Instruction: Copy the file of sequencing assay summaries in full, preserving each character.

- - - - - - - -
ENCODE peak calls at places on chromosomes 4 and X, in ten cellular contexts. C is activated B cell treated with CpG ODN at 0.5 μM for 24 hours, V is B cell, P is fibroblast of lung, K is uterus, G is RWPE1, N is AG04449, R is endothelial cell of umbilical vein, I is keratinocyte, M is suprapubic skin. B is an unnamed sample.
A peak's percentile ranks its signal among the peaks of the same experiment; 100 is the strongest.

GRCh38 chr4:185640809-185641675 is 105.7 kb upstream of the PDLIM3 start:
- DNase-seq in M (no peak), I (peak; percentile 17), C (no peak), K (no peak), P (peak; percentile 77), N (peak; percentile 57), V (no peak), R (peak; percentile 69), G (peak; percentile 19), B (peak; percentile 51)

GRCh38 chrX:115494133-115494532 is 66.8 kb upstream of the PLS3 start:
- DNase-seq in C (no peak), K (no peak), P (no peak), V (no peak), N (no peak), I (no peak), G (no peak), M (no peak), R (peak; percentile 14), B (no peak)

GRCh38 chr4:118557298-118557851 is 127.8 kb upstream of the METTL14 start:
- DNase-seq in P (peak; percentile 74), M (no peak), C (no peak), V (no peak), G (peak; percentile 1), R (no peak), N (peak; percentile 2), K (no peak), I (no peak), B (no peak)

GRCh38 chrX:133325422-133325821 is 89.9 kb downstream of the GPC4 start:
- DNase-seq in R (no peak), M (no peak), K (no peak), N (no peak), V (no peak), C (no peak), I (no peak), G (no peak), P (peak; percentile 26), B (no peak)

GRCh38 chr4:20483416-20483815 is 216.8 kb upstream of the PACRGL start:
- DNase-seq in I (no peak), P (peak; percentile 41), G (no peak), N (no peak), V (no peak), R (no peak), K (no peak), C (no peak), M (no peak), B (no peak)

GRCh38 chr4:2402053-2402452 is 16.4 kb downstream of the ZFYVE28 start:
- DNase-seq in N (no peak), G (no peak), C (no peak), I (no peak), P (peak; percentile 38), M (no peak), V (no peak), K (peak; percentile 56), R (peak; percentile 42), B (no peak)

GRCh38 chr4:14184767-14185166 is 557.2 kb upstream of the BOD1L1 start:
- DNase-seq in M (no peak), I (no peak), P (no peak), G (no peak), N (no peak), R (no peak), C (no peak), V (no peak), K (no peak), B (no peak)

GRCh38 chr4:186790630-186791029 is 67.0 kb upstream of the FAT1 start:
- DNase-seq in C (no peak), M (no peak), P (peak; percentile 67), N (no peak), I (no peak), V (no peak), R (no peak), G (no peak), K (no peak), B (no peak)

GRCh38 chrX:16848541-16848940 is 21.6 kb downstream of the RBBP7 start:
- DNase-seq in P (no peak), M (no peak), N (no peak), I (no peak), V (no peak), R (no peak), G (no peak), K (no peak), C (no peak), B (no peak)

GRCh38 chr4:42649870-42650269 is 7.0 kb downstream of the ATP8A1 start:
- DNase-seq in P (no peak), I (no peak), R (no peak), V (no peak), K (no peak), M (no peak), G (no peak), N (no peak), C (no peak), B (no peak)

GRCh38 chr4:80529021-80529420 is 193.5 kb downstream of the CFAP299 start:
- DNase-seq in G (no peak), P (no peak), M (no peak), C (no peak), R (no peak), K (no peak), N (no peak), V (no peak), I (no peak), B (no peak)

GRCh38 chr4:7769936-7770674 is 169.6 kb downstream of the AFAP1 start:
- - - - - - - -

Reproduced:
ENCODE peak calls at places on chromosomes 4 and X, in ten cellular contexts. C is activated B cell treated with CpG ODN at 0.5 μM for 24 hours, V is B cell, P is fibroblast of lung, K is uterus, G is RWPE1, N is AG04449, R is endothelial cell of umbilical vein, I is keratinocyte, M is suprapubic skin. B is an unnamed sample.
A peak's percentile ranks its signal among the peaks of the same experiment; 100 is the strongest.

GRCh38 chr4:185640809-185641675 is 105.7 kb upstream of the PDLIM3 start:
- DNase-seq in M (no peak), I (peak; percentile 17), C (no peak), K (no peak), P (peak; percentile 77), N (peak; percentile 57), V (no peak), R (peak; percentile 69), G (peak; percentile 19), B (peak; percentile 51)

GRCh38 chrX:115494133-115494532 is 66.8 kb upstream of the PLS3 start:
- DNase-seq in C (no peak), K (no peak), P (no peak), V (no peak), N (no peak), I (no peak), G (no peak), M (no peak), R (peak; percentile 14), B (no peak)

GRCh38 chr4:118557298-118557851 is 127.8 kb upstream of the METTL14 start:
- DNase-seq in P (peak; percentile 74), M (no peak), C (no peak), V (no peak), G (peak; percentile 1), R (no peak), N (peak; percentile 2), K (no peak), I (no peak), B (no peak)

GRCh38 chrX:133325422-133325821 is 89.9 kb downstream of the GPC4 start:
- DNase-seq in R (no peak), M (no peak), K (no peak), N (no peak), V (no peak), C (no peak), I (no peak), G (no peak), P (peak; percentile 26), B (no peak)

GRCh38 chr4:20483416-20483815 is 216.8 kb upstream of the PACRGL start:
- DNase-seq in I (no peak), P (peak; percentile 41), G (no peak), N (no peak), V (no peak), R (no peak), K (no peak), C (no peak), M (no peak), B (no peak)

GRCh38 chr4:2402053-2402452 is 16.4 kb downstream of the ZFYVE28 start:
- DNase-seq in N (no peak), G (no peak), C (no peak), I (no peak), P (peak; percentile 38), M (no peak), V (no peak), K (peak; percentile 56), R (peak; percentile 42), B (no peak)

GRCh38 chr4:14184767-14185166 is 557.2 kb upstream of the BOD1L1 start:
- DNase-seq in M (no peak), I (no peak), P (no peak), G (no peak), N (no peak), R (no peak), C (no peak), V (no peak), K (no peak), B (no peak)

GRCh38 chr4:186790630-186791029 is 67.0 kb upstream of the FAT1 start:
- DNase-seq in C (no peak), M (no peak), P (peak; percentile 67), N (no peak), I (no peak), V (no peak), R (no peak), G (no peak), K (no peak), B (no peak)

GRCh38 chrX:16848541-16848940 is 21.6 kb downstream of the RBBP7 start:
- DNase-seq in P (no peak), M (no peak), N (no peak), I (no peak), V (no peak), R (no peak), G (no peak), K (no peak), C (no peak), B (no peak)

GRCh38 chr4:42649870-42650269 is 7.0 kb downstream of the ATP8A1 start:
- DNase-seq in P (no peak), I (no peak), R (no peak), V (no peak), K (no peak), M (no peak), G (no peak), N (no peak), C (no peak), B (no peak)

GRCh38 chr4:80529021-80529420 is 193.5 kb downstream of the CFAP299 start:
- DNase-seq in G (no peak), P (no peak), M (no peak), C (no peak), R (no peak), K (no peak), N (no peak), V (no peak), I (no peak), B (no peak)

GRCh38 chr4:7769936-7770674 is 169.6 kb downstream of the AFAP1 start: